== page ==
Ed Sheeran didn’t deal with fame well during the early days of his career.
The British singer-songwriter started recording music in 2004, and rose to prominence with his 2010 single The A Team, before going on to release three hit albums including 2017’s ÷ (divide).
But during an interview with U.K. radio show BBC Radio 4’s Desert Island Discs on Sunday (07May17), Sheeran admitted that he found his quick rise to celebrity status to be very difficult.
“I don’t think I did deal very well with it,” he told the programme’s presenter Kirsty Young. “It’s a weird thing, playing a venue like Wembley Stadium with 87,000 people and walking off to sit in a dressing room with nothing but an air conditioning sound, you don’t really know how to come down from there.
“At Wembley, I had my friends and family, but on tour, I will admit I did lose myself for a bit… You can’t really not go mental in that setting.”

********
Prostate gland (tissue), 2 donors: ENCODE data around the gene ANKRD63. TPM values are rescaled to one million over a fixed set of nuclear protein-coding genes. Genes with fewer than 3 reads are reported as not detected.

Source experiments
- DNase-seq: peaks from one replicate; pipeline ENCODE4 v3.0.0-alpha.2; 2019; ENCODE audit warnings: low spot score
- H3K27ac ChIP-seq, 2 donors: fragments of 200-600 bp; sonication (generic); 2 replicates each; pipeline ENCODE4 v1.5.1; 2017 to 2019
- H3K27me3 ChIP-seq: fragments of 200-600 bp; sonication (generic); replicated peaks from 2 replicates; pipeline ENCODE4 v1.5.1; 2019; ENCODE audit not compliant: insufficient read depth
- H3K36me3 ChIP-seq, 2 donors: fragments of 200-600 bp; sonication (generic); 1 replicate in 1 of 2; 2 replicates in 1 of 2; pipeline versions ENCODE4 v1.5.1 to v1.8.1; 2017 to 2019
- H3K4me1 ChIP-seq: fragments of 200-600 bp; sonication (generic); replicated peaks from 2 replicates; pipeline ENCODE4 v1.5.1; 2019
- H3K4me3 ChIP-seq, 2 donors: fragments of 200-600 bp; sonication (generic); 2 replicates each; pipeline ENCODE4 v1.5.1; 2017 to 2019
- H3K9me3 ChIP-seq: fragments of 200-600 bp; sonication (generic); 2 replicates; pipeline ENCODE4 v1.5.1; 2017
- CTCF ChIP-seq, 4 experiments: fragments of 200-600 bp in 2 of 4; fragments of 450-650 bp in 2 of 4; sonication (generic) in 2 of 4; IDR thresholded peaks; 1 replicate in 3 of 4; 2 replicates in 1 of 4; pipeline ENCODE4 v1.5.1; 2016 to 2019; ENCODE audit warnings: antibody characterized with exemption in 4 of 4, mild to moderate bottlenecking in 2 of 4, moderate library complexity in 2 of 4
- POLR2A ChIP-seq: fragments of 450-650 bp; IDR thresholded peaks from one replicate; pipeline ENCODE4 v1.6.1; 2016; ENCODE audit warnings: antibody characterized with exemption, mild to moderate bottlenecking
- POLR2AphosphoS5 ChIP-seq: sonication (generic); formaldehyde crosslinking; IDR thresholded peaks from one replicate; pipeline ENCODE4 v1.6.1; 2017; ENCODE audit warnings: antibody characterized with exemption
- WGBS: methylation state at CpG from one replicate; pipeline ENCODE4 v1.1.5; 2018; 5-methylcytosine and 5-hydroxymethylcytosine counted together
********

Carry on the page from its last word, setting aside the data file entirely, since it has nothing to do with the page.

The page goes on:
The 26-year-old then went on to credit his family and friends for keeping him grounded in the face of his success.
“I have about 12 really close schoolmates that have been in the same group since we were about 11 and that has been a constant thread of sanity, so now I employ four of them to work on my tour,” said Sheeran, adding that he once received a harsh reality check from one of his cousins.
“It was my cousin, actually (who told me to stop partying). He worked on the tour, and basically said he was leaving if it didn’t calm down.”
The Shape of You hitmaker also revealed during the interview that he uses songwriting as a form of therapy.
“I think any time I’ve ever got down or ever felt low the one thing that picks me up from that is writing a song about it because at least you’ve got a positive experience out of a bad experience,” he shared.